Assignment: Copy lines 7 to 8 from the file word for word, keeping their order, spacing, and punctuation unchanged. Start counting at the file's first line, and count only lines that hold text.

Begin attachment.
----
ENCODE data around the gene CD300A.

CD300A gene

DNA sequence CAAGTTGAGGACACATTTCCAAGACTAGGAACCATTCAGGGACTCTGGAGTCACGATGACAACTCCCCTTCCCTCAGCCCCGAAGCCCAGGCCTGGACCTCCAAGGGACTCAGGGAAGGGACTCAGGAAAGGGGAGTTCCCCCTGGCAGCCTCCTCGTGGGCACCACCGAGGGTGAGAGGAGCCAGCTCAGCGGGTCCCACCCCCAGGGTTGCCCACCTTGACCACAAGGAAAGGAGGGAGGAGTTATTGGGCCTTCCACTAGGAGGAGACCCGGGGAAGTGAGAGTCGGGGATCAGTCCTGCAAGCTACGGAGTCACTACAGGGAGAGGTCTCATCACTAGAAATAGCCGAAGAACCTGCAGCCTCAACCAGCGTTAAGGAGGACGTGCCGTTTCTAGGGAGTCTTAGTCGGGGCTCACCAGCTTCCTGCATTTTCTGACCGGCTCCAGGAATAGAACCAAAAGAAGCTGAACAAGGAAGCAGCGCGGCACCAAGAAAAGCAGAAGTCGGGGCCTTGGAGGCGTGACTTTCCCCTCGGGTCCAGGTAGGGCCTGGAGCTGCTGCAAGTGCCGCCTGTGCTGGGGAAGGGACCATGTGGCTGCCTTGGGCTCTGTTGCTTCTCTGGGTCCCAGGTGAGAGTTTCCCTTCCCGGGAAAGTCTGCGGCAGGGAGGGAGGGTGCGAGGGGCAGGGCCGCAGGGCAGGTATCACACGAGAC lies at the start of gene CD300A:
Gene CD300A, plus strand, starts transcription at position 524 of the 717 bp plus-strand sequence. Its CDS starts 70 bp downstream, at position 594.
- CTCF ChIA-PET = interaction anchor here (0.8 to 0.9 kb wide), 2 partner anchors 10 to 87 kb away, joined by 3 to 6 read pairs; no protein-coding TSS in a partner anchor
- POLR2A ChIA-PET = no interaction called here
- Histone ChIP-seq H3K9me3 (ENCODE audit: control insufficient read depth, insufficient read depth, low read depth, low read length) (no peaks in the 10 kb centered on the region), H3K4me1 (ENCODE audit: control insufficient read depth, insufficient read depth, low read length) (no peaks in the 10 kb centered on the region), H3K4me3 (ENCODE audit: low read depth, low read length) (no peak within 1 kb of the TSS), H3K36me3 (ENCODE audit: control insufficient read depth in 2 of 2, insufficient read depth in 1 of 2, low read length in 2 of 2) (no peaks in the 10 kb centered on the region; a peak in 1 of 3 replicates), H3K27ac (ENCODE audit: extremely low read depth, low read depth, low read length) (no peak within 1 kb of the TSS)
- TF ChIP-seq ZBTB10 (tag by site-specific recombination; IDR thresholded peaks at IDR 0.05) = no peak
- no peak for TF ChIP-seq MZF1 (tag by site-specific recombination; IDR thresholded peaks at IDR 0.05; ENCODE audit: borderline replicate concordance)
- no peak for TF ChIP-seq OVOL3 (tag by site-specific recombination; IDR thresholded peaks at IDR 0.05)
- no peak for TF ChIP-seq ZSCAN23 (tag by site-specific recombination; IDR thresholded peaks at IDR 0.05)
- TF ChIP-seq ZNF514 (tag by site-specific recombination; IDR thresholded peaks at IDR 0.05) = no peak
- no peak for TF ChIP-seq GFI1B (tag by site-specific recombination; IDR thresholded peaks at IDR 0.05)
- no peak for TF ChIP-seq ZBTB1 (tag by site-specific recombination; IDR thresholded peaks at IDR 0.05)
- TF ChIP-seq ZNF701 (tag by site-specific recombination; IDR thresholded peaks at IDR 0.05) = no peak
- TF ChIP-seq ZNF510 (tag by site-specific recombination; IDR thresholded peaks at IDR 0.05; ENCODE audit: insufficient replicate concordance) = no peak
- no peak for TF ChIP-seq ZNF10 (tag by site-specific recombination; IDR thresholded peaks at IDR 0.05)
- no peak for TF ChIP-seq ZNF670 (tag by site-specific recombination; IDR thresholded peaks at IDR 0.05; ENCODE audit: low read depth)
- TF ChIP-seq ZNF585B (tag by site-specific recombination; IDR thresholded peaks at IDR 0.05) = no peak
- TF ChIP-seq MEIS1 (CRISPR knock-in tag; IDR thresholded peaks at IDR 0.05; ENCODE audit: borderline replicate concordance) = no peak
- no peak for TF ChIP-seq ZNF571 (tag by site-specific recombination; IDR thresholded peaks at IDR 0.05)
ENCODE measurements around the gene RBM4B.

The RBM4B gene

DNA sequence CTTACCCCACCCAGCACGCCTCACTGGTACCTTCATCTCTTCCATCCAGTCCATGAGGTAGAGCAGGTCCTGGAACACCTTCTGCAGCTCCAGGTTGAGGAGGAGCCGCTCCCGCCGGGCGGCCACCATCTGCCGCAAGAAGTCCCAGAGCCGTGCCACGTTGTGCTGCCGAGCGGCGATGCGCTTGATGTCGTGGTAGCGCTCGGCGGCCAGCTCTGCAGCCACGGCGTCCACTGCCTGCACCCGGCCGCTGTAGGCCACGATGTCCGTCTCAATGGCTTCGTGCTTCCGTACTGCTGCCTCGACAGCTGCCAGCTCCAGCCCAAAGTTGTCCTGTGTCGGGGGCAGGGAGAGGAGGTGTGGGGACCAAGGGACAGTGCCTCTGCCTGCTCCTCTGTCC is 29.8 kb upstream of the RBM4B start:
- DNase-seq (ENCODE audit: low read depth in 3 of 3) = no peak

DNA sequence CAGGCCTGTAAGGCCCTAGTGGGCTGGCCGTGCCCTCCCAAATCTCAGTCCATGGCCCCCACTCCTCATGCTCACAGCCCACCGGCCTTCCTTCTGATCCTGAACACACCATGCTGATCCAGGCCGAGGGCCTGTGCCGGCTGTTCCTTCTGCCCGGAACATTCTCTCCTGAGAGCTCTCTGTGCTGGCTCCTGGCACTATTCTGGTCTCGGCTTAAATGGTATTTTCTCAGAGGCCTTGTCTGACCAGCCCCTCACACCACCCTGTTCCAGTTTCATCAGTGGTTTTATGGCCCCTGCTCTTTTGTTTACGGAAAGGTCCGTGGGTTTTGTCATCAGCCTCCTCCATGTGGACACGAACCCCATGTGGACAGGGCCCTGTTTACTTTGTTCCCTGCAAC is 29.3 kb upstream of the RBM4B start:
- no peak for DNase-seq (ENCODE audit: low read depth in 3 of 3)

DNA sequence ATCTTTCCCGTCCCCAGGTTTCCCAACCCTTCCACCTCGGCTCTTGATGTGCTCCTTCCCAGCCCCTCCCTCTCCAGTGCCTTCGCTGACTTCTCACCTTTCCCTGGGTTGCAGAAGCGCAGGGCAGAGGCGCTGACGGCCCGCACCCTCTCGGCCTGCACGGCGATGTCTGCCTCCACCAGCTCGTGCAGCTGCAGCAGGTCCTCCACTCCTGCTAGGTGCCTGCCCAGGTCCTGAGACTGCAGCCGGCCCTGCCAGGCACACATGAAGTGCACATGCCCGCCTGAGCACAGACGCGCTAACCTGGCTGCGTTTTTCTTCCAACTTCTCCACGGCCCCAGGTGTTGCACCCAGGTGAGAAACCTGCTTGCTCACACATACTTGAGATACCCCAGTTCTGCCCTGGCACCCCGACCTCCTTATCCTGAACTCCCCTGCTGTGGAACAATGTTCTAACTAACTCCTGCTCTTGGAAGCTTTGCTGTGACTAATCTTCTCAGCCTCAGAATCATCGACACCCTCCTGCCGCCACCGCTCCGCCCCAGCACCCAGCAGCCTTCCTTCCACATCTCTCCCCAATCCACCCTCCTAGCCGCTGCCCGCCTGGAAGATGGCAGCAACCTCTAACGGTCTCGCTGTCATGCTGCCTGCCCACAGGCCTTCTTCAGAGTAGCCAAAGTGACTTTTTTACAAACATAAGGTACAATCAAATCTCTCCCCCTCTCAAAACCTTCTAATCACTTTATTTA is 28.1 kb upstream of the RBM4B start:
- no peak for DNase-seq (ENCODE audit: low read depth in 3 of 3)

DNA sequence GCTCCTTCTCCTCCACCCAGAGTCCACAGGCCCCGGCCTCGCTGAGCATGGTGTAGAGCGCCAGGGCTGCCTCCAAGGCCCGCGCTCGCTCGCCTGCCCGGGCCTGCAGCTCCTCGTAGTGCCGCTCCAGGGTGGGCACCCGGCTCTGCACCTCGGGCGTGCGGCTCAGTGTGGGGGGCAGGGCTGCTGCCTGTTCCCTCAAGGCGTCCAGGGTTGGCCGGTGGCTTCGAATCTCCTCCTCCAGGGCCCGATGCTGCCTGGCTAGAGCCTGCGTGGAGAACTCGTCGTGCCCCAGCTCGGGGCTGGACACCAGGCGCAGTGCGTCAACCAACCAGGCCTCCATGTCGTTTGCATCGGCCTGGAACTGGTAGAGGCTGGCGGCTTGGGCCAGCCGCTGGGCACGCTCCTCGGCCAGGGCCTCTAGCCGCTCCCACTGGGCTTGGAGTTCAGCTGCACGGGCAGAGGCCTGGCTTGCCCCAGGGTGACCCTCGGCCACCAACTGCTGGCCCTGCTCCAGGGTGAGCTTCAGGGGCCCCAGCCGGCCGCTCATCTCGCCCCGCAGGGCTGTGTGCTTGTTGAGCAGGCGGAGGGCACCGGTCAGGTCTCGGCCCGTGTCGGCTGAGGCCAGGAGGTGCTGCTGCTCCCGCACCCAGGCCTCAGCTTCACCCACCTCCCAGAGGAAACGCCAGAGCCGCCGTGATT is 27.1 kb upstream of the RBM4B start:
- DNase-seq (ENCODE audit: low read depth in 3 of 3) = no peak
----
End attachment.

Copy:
- Histone ChIP-seq H3K9me3 (ENCODE audit: control insufficient read depth, insufficient read depth, low read depth, low read length) (no peaks in the 10 kb centered on the region), H3K4me1 (ENCODE audit: control insufficient read depth, insufficient read depth, low read length) (no peaks in the 10 kb centered on the region), H3K4me3 (ENCODE audit: low read depth, low read length) (no peak within 1 kb of the TSS), H3K36me3 (ENCODE audit: control insufficient read depth in 2 of 2, insufficient read depth in 1 of 2, low read length in 2 of 2) (no peaks in the 10 kb centered on the region; a peak in 1 of 3 replicates), H3K27ac (ENCODE audit: extremely low read depth, low read depth, low read length) (no peak within 1 kb of the TSS)
- TF ChIP-seq ZBTB10 (tag by site-specific recombination; IDR thresholded peaks at IDR 0.05) = no peak